» Full Dark, No Stars - Stephen King's new novella questions mankind's ability to trust others.
[02.21.2011 by Bridget Doyle]


 » The Top 30 Albums of 2010 - Fashionably, fabulously late, our favorite music (and believe me, there was a LOT) of 2010, the year that some have called the best year for music ever. And only some of those fools work here. Plenty of usual suspects, lots of ties and a few surprises that I won't spoil, including our unexpected #1.
[12.24.2010 by The LAS Staff]


 » Live: Surfer Blood/The Drums at Lincoln Hall, Chicago, IL - Remember when Weezer used to put together records that you could sing along to and rock out to? That's what Surfer Blood's show was like!
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Music Reviews

Screaming Females - Castle Talk
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Castle Talk
Don Giovanni
Trent Reznor & Atticus Ross - The Social Network [Original Soundtrack]
»Trent Reznor & Atticus Ross
The Social Network [Original Soundtrack]
The Null Corporation
Deerhunter - Halcyon Digest
Halcyon Digest
No Age - Everything in Between
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Everything in Between
Sub Pop
Robyn - Body Talk Pt. 1/ Body Talk Pt. 2
Body Talk Pt. 1/ Body Talk Pt. 2
The Walkmen - Lisbon
»The Walkmen
Fat Possum

February 27, 2008
Interviewing Be Your Own Pet will unquestionably make any write feel older than a Grammy voter. I've only got two years on their eldest, but where's my streaky blond hair, fresh tattoo or wild fro? Still high school misfits when Thurston Moore signed the punky Nashville quartet to his Ecstatic Peace label a few years back, the quartet are just about the only band of the 2000s' garage boom to not try and grow up a bit for album #2. I recently sat down with the band on one of their East Coast tour dates to pose a few questions, and Be Your Own Pet are in fact more obsessed now than ever with Russ Meyer flicks, Robocop and the Nazi conspiracy theories surrounding Walt Disney.

BYOP: Young, hot rockers.

LAS: A boring question to get things rolling: what was different about making the new album [Get Awkward] as compared to the last one?

Jonas Stein: We had more experience and uh-

Jemina Pearl: We're older and wiser now.

Stein: And we just had a more vivid... vision.

Pearl: And also, some of the songs weren't completely finished when we started recording. And so we got to form them a little bit more... like, three of the songs.

And when you made the first album [Be Your Own Pet], most of the songs were written already?

Pearl: All of them were written already.

Did you guys feel any pressure to stay with, or break away from, your usual style?

Pearl: Not at all. We just kind of did what came naturally, so I don't know if it's really different or really the same.

Nathan Vasquez: Yeah, it's just like the first one - we were just kind of like, "I got an idea," then the other guys would just go, "Oooh, cool... here are some more ideas!"

[Pearl laughs]

Stein: It wasn't like we heard a David Bowie song and were just like, "let's do that song our own way!"

How does your songwriting process usually work?

Pearl: Mostly... I write all the lyrics, so usually I just write down things... a couple lines, a good idea, or something like that. And then we have band practice and they come up with riffs and I see how things can fit together.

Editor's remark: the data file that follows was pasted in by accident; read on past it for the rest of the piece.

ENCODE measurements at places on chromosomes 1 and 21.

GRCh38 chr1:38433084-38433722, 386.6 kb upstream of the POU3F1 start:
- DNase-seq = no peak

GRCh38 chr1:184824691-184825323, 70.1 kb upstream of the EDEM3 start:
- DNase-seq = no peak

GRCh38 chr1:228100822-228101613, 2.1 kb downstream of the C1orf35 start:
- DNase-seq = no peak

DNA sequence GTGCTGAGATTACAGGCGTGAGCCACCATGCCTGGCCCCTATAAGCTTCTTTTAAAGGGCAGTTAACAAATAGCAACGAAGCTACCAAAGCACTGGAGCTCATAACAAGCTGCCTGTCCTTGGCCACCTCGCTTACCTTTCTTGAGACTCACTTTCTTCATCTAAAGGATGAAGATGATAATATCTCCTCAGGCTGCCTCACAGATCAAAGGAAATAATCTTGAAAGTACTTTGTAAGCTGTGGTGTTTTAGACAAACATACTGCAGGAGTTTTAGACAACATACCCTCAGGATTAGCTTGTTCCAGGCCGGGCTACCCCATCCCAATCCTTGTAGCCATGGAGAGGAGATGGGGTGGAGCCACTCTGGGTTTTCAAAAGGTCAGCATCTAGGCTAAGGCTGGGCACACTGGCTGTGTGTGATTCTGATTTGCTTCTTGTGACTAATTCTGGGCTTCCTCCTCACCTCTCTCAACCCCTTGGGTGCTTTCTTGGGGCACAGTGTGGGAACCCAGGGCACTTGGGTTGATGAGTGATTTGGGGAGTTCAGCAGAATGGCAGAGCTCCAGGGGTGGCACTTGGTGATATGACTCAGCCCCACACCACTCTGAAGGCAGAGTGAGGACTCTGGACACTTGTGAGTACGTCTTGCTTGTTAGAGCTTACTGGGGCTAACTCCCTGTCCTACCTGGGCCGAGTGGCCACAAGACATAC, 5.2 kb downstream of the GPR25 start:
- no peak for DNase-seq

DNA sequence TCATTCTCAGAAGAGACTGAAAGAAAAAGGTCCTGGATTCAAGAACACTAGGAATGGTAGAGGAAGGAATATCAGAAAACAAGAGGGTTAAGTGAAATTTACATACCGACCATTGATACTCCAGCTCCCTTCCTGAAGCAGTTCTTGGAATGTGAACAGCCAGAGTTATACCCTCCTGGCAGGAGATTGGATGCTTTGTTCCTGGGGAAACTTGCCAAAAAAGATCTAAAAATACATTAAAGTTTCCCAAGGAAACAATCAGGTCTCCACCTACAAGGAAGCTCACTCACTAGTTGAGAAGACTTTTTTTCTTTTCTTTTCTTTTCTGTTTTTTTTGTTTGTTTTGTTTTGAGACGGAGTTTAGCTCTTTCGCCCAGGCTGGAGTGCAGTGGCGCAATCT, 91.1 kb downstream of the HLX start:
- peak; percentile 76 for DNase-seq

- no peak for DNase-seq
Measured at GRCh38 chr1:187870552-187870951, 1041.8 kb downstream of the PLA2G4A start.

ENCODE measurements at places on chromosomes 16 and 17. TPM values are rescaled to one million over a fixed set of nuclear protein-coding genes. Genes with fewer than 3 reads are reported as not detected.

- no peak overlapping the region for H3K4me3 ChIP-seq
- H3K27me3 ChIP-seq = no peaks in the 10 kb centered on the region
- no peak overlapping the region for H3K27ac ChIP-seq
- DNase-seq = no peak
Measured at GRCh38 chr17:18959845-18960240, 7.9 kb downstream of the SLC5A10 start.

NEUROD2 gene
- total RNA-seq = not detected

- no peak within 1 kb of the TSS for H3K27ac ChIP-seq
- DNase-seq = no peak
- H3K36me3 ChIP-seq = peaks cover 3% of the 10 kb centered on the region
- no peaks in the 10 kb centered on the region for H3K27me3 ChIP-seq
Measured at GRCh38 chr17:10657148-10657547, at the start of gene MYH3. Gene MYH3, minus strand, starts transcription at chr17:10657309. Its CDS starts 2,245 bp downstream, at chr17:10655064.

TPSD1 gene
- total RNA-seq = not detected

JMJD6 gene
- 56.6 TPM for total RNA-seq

Vasquez: It really doesn't work like, one way. It can work any way, really.

Pearl: Or I'll think I have lyrics that might be really good for a song that's like real fast and... naughty or something, and then we'll try to come up with something that will fit well with that.

BYOP swallowed by the crowd.

Jonas, who are your guitar heroes?

Stein: Shit, putting me on the spot. Um..

Pearl: [whispers] C.C. Deville...

Stein: The first guy I really got into was Jimmy Page, because of his, like... inconsistent consistency, which is really fucked up and uh, not perfect, which I really like a lot. And I really like Tony Iommi from Black Sabbath, with his nine fingers. [laughs] And I don't know which one he is, but whoever the shredder is on Kill 'em All by Metallica, I've got some major props for him.

Kirk Hammett?

Stein: Right.

Do you guys set out to write a few really short things like "Food Fight" and "Let's Get Sandy" per record? Or are they as spontaneously created as they sound?

Pearl: Those ones are really fun to write.

Vasquez: Yeah, it's kind of like that, but you know we're really just big fans of bands that make short songs.

Stein: Sometimes it just sounds better short.

Like any bands in particular?

Vasquez: A lot of the early punk-turning-into-hardcore bands like Redd Kross and Adolescents that just have like, 35-second long songs.

Pearl: Yeah, Redd Kross, definitely.

Yeah, they also make me think of the Minutemen. So are you guys doing a video for this album? The one for "Bicycle, Bicycle, You are My Bicycle" was hysterical.

Pearl: Thanks! Our friend Monty Buckles made that, he's awesome. Actually, we just finished making a video for that song "The Kelly Affair" right before we came up to New York. And I think we're going to make another video for a song that got taken off the album. Three songs actually got taken off the album and we're gonna release them on XL in America, and we're making a video for one of those songs, called "Becky."